I have thought about the possibility of writing a children's book with albinism, empowerment, and ability at the core of its story, but I know very little about the professional world of writing and publishing.

6.  What is one strength about your writing?

One strength of my writing is its conversational nature and my transparency as I share things.  I think readers can connect best when they are able to get to know the author, when the author becomes a real person rather than some bot on the other end of a computer screen.  We all experience adversity, challenges, failures, and successes along this journey--we grow stronger by sharing and connecting through them.

7.  What is one weakness about your writing?

Consistency!  I struggle to write as often and as regularly as I feel I "should", and yet, I am not one to write just because I should be writing a set amount of times per week.  If I don't have genuine, thoughtful content, I would rather wait to post until I do.  

8.  How many hours a week do you spend blogging?

At this point, probably a few hours a week.  As I began writing, I really didn't know if my topics and content would resonate with others.  As I continue connecting with readers and this blog grows, my content and efforts will grow as well.  

9.  If you could choose another creative outlet, other than blogging, what would it be?

My husband calls me a Blind Martha Stewart LOL.  So, I guess the blog content keeps with one of my other creative outlets, crafting.  I enjoy doing artsy projects with my daughters, making decorations for our home and as gifts.  I've always loved the arts--singing, painting, and drawing, so you could say the arts are strong with this one.  

10.  Have you ever traveled in relation to your blog?  If yes, where?

Not at this point, though I am completely open to traveling and/or speaking in relation to the blog and/or the topics I work to advocate and share.

11.  Why should people read “your blog”  when there are so many out there?

I strive to share my experiences, thoughts, and feelings in such a way that they are relatable and genuine without being preachy.  Readers enjoy the connection and shared experiences that resonate with them, especially around topics of blindness, disability, guide dogs, Braille, alternative techniques, and so on.  It's a unique perspective to share, that of a blind mom and professional, perhaps giving insight into an experience that not many see but many wonder about.  I'm totally open to the "How do you..." questions, and am honored to be able to share one voice and experience in relation to those topics.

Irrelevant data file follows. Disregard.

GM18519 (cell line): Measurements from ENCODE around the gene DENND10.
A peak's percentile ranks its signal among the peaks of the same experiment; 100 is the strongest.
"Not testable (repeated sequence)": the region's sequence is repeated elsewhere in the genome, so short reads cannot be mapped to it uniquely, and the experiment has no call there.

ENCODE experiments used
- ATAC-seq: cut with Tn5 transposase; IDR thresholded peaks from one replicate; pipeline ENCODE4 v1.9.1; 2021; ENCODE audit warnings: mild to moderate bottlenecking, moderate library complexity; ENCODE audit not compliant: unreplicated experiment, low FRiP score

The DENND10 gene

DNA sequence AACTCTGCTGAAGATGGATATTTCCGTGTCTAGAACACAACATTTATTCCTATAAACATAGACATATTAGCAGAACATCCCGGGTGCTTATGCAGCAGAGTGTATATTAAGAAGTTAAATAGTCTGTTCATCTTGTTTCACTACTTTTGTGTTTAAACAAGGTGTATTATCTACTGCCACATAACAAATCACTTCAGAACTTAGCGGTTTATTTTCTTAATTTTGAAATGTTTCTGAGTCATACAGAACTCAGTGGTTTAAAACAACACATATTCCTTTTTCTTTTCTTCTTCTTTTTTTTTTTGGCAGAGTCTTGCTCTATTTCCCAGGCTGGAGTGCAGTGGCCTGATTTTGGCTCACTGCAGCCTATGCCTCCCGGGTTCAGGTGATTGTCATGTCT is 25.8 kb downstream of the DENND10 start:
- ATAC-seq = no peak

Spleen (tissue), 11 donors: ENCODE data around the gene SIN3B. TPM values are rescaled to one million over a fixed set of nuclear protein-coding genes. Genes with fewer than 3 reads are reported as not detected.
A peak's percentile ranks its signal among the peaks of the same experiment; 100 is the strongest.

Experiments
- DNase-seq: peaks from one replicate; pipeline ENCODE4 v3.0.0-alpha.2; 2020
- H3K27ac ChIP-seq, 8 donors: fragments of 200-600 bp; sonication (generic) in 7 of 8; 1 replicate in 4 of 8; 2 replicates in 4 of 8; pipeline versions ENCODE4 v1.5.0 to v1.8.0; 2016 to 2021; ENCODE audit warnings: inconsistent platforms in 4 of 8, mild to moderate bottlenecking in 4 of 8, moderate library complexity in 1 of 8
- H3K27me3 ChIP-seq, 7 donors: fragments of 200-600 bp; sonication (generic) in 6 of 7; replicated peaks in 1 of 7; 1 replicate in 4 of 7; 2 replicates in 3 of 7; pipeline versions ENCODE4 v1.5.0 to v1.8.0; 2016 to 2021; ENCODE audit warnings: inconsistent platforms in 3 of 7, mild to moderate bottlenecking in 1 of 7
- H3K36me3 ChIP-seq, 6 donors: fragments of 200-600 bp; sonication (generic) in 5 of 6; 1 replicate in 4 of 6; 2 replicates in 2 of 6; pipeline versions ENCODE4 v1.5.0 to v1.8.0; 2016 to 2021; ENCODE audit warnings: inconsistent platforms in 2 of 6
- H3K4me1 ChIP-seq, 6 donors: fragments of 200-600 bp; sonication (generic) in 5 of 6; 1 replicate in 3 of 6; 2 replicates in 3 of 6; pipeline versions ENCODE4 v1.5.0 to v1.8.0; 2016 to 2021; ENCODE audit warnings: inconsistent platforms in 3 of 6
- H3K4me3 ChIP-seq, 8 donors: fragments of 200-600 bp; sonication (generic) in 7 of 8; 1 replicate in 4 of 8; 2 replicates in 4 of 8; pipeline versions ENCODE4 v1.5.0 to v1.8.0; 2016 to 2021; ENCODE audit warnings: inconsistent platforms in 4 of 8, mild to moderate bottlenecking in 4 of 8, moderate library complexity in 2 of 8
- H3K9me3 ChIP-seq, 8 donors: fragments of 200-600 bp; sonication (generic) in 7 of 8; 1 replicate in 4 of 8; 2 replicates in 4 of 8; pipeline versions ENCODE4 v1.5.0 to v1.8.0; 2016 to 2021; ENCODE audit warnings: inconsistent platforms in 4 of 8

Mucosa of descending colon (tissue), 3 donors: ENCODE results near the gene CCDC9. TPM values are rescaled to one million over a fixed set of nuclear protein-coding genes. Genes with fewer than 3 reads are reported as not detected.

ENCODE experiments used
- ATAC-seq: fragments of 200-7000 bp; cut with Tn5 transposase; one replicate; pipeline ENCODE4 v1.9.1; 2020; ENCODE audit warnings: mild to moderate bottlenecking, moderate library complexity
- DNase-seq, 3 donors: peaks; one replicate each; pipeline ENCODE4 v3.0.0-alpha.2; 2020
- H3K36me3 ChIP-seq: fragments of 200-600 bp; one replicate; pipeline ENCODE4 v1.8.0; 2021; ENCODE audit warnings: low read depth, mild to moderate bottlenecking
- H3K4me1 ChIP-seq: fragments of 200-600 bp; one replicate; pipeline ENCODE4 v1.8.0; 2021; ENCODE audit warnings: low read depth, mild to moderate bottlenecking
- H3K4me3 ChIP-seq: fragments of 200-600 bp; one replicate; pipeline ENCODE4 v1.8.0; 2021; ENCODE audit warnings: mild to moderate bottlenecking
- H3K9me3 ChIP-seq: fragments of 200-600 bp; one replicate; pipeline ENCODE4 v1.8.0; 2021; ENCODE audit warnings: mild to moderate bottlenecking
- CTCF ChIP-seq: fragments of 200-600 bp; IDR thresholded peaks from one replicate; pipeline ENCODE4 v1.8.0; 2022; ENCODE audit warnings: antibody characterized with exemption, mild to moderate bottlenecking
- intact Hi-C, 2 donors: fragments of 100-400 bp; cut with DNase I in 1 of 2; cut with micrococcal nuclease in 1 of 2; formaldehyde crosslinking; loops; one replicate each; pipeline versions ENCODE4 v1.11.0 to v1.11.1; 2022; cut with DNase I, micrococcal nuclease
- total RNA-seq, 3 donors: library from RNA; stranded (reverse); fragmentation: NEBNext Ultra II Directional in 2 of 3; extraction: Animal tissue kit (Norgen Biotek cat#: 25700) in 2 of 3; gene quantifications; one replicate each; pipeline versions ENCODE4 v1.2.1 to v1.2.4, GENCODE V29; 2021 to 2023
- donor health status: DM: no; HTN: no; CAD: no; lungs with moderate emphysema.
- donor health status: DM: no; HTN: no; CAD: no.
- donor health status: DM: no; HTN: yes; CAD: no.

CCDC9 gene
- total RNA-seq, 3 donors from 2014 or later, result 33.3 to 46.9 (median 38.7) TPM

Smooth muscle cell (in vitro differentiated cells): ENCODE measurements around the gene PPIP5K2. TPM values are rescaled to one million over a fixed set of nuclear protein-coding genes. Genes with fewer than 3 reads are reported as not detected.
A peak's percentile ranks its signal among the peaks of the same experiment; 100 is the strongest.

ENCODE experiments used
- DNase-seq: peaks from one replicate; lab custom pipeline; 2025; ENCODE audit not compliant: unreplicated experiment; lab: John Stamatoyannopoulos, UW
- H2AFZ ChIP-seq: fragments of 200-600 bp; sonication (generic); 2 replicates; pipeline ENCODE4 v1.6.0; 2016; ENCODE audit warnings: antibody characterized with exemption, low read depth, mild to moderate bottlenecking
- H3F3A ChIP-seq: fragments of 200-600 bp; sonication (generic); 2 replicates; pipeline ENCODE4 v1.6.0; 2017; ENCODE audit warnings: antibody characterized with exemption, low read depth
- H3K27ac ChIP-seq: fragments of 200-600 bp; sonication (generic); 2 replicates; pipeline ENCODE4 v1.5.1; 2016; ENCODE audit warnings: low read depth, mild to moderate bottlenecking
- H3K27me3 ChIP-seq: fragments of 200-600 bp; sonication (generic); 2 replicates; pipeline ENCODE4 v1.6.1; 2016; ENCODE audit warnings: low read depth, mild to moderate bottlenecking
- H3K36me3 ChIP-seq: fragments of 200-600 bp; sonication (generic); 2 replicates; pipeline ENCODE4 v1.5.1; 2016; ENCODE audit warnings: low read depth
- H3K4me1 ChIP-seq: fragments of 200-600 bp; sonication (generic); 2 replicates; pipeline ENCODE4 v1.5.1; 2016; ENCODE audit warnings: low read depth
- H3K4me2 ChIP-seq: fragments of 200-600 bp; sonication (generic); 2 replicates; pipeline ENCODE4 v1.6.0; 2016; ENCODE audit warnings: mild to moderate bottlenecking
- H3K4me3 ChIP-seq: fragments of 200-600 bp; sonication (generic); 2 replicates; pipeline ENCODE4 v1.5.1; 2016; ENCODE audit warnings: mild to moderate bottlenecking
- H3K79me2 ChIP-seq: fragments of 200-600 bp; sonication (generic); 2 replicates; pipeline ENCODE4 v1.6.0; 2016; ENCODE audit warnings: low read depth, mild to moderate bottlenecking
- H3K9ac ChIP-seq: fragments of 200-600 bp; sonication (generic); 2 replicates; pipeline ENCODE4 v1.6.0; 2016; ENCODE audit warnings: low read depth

Image of a red heart with "LIEBSTER AWARD" printed in white
Now, for the part I was most looking forward to--the opportunity to nominate, encourage, and learn about some of MY "favorite" new or smaller blogs!

Georgie's Vision:  Georgie's Vision Blog documents the incredible team and great adventures of Becky Andrews and her guide dog, Georgie.  Becky is a small business owner, Licensed Clinical Mental Health Counselor, Motivational Speaker, wife, mom, runner, cyclist, and lover of travel and adventure!  Basically, Becky is a rock star and I am daily inspired by her writing, dedication to empowering and helping others, and her love and commitment to her family and friends!

ProjectBrailler Blog:  While I am in the U.S., and Kristy Hooper, founder of Project Brailler, is in the U.K., I believe that level of access to literacy and communication, education, and awareness she and her team at Project Brailler work toward should be adopted worldwide!  Her passion and determination are evident in each post and her efforts to ensure blind and visually impaired children in the U.K. have access to Smart Broilers and, consequently, to literacy!  

This Mom is Top Percentage:  Samantha Ross at This Mom is Top Percentage has very recently begun blogging.  I have been following since she began and I'm excited to see her finding her voice and sharing her experiences!  

Blind Mama:  I love that Megan shares openly her philosophy that blindness is not a liability, it's a lifestyle.  She shares the rich experiences, humorous anecdotes, and bizarre happenings of being a blind mama!  I love her honesty and her sense of humor as she experiences life!

Thanks for taking a peek at Chronicles of a Crafty Blind Chick!  Huge thanks again to Holly at BlindMotherhood!  Now, I'm off to send Liebster (NOT Lobster) Award nominations to the above listed bloggers! 

Watch for posts in the next couple of days from our totally awesome family adventure in California of epic proportions!  I'll share some Blind Chick travel tips as well!

Until Next Time,

Thursday, March 10, 2016

Don't Cry Mama... Every Little Thing is Gonna Be Ok....

Mom-Worry is different from any worry I've ever experienced in my life.  It's stronger and more direct to the heart than any worry I've ever had for myself or other family or friends.  We worry that they'll get hurt, that they'll get a sunburn, that they'll wake from a nightmare and feel lonely and scared, that they won't make friends, that they feel included, that they learn and develop and grow with this concept of "normal" and "developmentally appropriate" as our guide.  We tell them to be careful, to look both ways before crossing the street, to use their words, to stand up for themselves.  We tell them lots of things.  And then we give them a hug and they walk out into the world and make their own decisions and try new things and test their boundaries and grow....  And we watch, and pray, and trust....  I've felt Mom-Worry with the Tween, especially around social interaction and difficulty developing friendships with peers at school, and around some things with her academics years ago.  But, it's been a little while since I've felt this level of Mom-Worry....

The Tween practicing violin.